The role of the composer in modern media can be complex and challenging. What is less appreciated is the way that the music that subtly reinforces our emotions in film is often the product of equally cunning manipulation. How well the soundtrack does that job is down to the skill of the composer. The music needs to stand in its own right – but not stand in the way of the film and its message.
It’s all about the story
It’s all about using music to aid the story telling. During the edit, a variety of temporary soundtracks (known as temp tracks) are used to heighten the emotional impact of different parts of the film. A temp track is an existing piece of audio that acts as a guideline for the type of music that the producer wants to hear at a given point. The composer’s job is to create a new piece of music that draws inspiration from the temp track, without plagiarising it.
It’s a fine line for the composer, says David who has worked on soundtracks for film and TV programmes for more than 20 years. He explained: “In the 1940’s and early fifties, movie directors started to request that music supervisors (whose job it was to find relevant music for a specific scene or segment) placed an existing piece of music on to sections of a rough cut of a film as staff film scorers and songwriters were simply unable to work fast enough to satisfy the speed of demand for the required score in order that a film could be shown to what we’d now call a focus group. It was impossible for them to show the film without music as it had no emotional impact and so pre-existing music from other projects would be ‘temped’ into the current film as a stop-gap to the original piece being written.
“Sometimes a director and music supervisor would get so used to a temp track after living with it for a long time that they’d even ditch the composers work in the end and use the temp track on the final movie. In Stanley Kubrick’s ‘Platoon’, about half of the temp track was finally used on the actual film – that’s why Samuel Barber’s Adagio for Strings became the main theme of the film.”
The music on film and TV is often far more subtle than the surging strings heard on Platoon. It’s often used to set a mood or establish a period of time – maybe a few bars of something that sounds like Bing Crosby (but isn’t) played through an old radio in an adjoining room or heard through an open window.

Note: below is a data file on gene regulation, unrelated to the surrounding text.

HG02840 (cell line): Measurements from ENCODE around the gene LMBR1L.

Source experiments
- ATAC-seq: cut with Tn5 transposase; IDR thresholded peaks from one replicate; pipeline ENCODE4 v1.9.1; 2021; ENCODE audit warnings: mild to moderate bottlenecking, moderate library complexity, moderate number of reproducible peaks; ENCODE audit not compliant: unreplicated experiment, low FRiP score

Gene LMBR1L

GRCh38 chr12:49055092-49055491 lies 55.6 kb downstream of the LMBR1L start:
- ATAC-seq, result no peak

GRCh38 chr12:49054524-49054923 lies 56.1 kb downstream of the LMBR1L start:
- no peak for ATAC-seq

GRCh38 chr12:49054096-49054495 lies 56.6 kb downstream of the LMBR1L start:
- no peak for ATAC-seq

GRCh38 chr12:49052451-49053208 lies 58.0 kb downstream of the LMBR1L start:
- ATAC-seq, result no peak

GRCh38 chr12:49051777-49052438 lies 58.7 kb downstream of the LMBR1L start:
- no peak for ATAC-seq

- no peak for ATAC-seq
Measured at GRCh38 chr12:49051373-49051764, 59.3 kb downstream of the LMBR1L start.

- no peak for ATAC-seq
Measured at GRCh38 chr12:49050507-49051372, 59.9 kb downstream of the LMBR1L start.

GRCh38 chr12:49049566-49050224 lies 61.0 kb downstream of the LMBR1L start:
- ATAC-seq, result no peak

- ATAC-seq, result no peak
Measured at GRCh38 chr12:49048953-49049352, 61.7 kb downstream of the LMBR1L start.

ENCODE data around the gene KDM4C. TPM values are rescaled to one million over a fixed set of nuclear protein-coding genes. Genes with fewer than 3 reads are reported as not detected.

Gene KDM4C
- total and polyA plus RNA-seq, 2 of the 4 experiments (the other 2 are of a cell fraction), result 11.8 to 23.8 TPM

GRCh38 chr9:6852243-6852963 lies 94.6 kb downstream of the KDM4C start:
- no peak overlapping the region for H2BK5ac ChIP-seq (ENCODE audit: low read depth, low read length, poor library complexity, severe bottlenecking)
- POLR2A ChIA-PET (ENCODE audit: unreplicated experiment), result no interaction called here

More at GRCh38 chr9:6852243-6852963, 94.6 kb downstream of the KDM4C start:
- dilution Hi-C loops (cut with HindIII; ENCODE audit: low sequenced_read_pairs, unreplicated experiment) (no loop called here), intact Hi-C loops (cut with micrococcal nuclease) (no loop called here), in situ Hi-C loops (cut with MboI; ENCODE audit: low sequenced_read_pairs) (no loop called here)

Says Jeff: “The challenge for us is to break down the writing, recording and editing of period pieces into component parts in order that every aspect of the final work will appear as if made years ago.
“Even the chords used in songs are particular to different decades. Some progressions will ‘give the game away’ as they were not used when a piece is supposed to have been written.”
Even the instrumentation must be faithful to a time period. Sometimes Jeff and David will go a stage further, and will record on period instruments using musicians who are specialists in playing thirties jazz.
Jeff says: “We often look to emulate the performing styles of famous musicians from the period that they are recreating – for example when re-making jazz recordings purporting to be from the late 20’s and early 30’s, the drum style of Zutty Singleton will undoubtedly be heard. He performed as drummer on landmark recordings with Louis Armstrong and the Hot Five and before microphones were able to cope with the explosive sound of a snare drum being hit, he’d set up the suitcase that he famously carried with him and play the suitcase with brushes – a sound that could be heard on many early Louis Armstrong / Singleton recordings.
“It’s all about attention to detail. You might need to make a sound that evokes a particular period. Old technology has its own ‘fingerprint’ but we use the latest tech to create music that is as faithful as possible to the original. Finally, after all that, we may take our twenty-first century recording and degrade it to make it sound like it’s a shellac 78 playing out of a 1930 RCA Victor record player in a wooden cabinet.”